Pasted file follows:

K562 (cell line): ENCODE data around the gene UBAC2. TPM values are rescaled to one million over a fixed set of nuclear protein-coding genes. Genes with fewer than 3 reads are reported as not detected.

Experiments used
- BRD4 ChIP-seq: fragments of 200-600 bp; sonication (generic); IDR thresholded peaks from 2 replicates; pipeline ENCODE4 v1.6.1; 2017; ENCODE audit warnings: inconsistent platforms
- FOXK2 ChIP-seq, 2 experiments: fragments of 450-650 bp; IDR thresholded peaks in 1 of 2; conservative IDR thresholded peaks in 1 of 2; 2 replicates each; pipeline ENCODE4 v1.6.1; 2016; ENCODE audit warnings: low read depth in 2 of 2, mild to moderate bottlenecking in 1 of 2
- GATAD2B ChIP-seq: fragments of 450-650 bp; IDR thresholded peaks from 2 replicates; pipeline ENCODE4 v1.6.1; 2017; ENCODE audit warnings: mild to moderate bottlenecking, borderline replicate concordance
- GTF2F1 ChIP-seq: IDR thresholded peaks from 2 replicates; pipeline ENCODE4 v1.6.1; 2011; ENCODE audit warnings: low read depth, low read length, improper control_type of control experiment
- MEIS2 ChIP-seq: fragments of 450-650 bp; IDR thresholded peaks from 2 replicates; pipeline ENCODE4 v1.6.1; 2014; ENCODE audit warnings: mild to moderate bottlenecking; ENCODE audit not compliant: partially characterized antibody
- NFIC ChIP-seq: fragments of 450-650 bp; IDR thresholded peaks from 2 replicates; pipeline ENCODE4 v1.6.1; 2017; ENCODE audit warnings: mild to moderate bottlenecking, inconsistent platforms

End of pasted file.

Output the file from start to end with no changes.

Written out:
K562 (cell line): ENCODE data around the gene UBAC2. TPM values are rescaled to one million over a fixed set of nuclear protein-coding genes. Genes with fewer than 3 reads are reported as not detected.

Experiments used
- BRD4 ChIP-seq: fragments of 200-600 bp; sonication (generic); IDR thresholded peaks from 2 replicates; pipeline ENCODE4 v1.6.1; 2017; ENCODE audit warnings: inconsistent platforms
- FOXK2 ChIP-seq, 2 experiments: fragments of 450-650 bp; IDR thresholded peaks in 1 of 2; conservative IDR thresholded peaks in 1 of 2; 2 replicates each; pipeline ENCODE4 v1.6.1; 2016; ENCODE audit warnings: low read depth in 2 of 2, mild to moderate bottlenecking in 1 of 2
- GATAD2B ChIP-seq: fragments of 450-650 bp; IDR thresholded peaks from 2 replicates; pipeline ENCODE4 v1.6.1; 2017; ENCODE audit warnings: mild to moderate bottlenecking, borderline replicate concordance
- GTF2F1 ChIP-seq: IDR thresholded peaks from 2 replicates; pipeline ENCODE4 v1.6.1; 2011; ENCODE audit warnings: low read depth, low read length, improper control_type of control experiment
- MEIS2 ChIP-seq: fragments of 450-650 bp; IDR thresholded peaks from 2 replicates; pipeline ENCODE4 v1.6.1; 2014; ENCODE audit warnings: mild to moderate bottlenecking; ENCODE audit not compliant: partially characterized antibody
- NFIC ChIP-seq: fragments of 450-650 bp; IDR thresholded peaks from 2 replicates; pipeline ENCODE4 v1.6.1; 2017; ENCODE audit warnings: mild to moderate bottlenecking, inconsistent platforms